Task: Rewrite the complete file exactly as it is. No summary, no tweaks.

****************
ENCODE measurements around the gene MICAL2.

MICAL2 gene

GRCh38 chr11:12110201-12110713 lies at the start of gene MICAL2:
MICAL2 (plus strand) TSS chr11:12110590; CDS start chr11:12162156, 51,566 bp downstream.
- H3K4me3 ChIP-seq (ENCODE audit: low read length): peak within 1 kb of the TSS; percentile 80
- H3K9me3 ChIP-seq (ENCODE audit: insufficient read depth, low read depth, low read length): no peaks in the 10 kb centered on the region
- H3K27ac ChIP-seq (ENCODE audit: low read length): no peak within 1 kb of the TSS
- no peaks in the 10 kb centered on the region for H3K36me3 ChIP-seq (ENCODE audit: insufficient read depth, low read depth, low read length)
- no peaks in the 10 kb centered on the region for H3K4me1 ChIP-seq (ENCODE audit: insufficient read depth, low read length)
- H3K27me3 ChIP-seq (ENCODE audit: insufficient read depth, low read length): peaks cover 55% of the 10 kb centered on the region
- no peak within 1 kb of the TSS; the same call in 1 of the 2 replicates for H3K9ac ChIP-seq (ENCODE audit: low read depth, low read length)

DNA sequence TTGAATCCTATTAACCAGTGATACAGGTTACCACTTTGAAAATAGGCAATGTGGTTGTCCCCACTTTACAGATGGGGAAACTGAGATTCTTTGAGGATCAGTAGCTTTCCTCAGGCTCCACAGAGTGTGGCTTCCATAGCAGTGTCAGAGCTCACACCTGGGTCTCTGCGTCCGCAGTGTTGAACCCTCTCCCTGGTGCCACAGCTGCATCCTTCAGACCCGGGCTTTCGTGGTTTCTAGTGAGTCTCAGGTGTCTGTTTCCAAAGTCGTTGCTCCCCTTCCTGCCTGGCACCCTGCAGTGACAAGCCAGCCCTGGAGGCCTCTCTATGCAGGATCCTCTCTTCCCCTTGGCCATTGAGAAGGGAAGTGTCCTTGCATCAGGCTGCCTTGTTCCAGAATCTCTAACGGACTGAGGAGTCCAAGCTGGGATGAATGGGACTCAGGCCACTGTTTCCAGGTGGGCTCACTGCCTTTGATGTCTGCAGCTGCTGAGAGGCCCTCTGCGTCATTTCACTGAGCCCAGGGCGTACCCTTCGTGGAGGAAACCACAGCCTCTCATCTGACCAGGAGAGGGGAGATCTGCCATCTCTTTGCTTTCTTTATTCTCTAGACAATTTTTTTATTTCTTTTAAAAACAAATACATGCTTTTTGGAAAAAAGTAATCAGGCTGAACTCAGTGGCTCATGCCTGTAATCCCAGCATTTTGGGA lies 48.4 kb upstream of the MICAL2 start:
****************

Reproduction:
ENCODE measurements around the gene MICAL2.

MICAL2 gene

GRCh38 chr11:12110201-12110713 lies at the start of gene MICAL2:
MICAL2 (plus strand) TSS chr11:12110590; CDS start chr11:12162156, 51,566 bp downstream.
- H3K4me3 ChIP-seq (ENCODE audit: low read length): peak within 1 kb of the TSS; percentile 80
- H3K9me3 ChIP-seq (ENCODE audit: insufficient read depth, low read depth, low read length): no peaks in the 10 kb centered on the region
- H3K27ac ChIP-seq (ENCODE audit: low read length): no peak within 1 kb of the TSS
- no peaks in the 10 kb centered on the region for H3K36me3 ChIP-seq (ENCODE audit: insufficient read depth, low read depth, low read length)
- no peaks in the 10 kb centered on the region for H3K4me1 ChIP-seq (ENCODE audit: insufficient read depth, low read length)
- H3K27me3 ChIP-seq (ENCODE audit: insufficient read depth, low read length): peaks cover 55% of the 10 kb centered on the region
- no peak within 1 kb of the TSS; the same call in 1 of the 2 replicates for H3K9ac ChIP-seq (ENCODE audit: low read depth, low read length)

DNA sequence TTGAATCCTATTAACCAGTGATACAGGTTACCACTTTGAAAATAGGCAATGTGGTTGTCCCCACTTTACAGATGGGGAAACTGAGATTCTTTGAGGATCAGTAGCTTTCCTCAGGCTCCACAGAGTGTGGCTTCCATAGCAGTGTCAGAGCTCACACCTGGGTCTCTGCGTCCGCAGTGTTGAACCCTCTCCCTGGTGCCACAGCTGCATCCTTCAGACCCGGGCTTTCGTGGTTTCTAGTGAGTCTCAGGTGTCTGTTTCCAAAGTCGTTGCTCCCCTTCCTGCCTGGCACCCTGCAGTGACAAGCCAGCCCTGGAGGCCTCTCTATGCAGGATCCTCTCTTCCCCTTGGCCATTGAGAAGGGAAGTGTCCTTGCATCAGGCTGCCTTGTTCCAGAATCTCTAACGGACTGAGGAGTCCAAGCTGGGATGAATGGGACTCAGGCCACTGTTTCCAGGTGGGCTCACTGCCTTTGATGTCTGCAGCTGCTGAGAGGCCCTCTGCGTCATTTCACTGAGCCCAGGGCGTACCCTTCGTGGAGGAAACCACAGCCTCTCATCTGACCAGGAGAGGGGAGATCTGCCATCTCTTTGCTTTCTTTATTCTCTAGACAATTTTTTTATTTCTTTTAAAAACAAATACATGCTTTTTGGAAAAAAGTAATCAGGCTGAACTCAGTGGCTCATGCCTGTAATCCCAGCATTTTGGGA lies 48.4 kb upstream of the MICAL2 start: